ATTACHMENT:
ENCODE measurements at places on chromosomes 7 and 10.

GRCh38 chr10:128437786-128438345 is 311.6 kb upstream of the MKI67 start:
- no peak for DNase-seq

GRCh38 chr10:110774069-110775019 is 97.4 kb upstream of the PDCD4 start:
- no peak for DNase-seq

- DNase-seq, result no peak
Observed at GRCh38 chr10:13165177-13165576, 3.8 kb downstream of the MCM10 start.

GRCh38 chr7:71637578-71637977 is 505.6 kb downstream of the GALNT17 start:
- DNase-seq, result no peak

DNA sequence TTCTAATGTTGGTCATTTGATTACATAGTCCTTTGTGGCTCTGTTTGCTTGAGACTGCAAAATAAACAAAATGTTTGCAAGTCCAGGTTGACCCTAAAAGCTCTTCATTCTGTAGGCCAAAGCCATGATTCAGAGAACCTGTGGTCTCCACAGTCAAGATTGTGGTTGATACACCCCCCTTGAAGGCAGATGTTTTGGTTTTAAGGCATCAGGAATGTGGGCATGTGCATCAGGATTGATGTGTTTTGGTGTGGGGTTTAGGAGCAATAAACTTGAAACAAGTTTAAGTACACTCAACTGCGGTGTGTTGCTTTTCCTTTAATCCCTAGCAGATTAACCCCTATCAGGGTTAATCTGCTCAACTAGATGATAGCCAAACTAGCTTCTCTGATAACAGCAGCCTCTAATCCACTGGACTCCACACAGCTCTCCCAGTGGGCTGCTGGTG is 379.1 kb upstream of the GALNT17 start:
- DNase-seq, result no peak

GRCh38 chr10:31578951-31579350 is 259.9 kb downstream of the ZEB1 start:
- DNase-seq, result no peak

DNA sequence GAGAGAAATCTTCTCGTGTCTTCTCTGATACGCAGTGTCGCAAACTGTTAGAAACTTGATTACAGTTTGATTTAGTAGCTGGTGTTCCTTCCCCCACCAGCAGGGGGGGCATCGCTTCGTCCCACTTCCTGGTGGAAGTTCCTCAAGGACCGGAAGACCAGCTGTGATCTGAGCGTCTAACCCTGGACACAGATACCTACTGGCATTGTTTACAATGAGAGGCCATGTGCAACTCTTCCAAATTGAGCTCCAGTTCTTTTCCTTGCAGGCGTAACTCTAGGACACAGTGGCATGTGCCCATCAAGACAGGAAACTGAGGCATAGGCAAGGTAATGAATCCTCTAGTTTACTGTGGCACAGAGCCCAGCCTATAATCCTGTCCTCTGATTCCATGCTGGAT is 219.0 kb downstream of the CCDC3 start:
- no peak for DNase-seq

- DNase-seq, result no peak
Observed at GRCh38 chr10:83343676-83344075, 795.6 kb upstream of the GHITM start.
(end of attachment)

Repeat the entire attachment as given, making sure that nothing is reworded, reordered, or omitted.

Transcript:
ENCODE measurements at places on chromosomes 7 and 10.

GRCh38 chr10:128437786-128438345 is 311.6 kb upstream of the MKI67 start:
- no peak for DNase-seq

GRCh38 chr10:110774069-110775019 is 97.4 kb upstream of the PDCD4 start:
- no peak for DNase-seq

- DNase-seq, result no peak
Observed at GRCh38 chr10:13165177-13165576, 3.8 kb downstream of the MCM10 start.

GRCh38 chr7:71637578-71637977 is 505.6 kb downstream of the GALNT17 start:
- DNase-seq, result no peak

DNA sequence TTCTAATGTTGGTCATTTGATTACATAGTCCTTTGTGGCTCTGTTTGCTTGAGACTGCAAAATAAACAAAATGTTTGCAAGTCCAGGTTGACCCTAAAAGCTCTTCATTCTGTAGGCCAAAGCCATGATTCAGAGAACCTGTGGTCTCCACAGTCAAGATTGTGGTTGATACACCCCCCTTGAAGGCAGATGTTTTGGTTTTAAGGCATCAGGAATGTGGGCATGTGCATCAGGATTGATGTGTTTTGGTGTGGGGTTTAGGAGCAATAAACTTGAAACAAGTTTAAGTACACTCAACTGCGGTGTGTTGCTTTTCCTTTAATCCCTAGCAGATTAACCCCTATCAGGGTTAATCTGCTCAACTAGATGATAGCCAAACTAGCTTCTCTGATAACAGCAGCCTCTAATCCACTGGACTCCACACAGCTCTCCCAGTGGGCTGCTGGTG is 379.1 kb upstream of the GALNT17 start:
- DNase-seq, result no peak

GRCh38 chr10:31578951-31579350 is 259.9 kb downstream of the ZEB1 start:
- DNase-seq, result no peak

DNA sequence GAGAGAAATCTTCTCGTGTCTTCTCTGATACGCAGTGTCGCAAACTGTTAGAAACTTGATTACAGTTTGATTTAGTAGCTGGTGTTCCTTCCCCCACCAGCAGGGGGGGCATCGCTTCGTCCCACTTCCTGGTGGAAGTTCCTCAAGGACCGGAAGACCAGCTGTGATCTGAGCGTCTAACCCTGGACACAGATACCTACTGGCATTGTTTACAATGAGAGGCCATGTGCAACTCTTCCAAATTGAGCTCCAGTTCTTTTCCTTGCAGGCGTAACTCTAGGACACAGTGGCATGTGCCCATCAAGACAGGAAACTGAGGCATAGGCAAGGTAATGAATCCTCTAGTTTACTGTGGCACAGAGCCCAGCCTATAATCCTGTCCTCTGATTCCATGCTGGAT is 219.0 kb downstream of the CCDC3 start:
- no peak for DNase-seq

- DNase-seq, result no peak
Observed at GRCh38 chr10:83343676-83344075, 795.6 kb upstream of the GHITM start.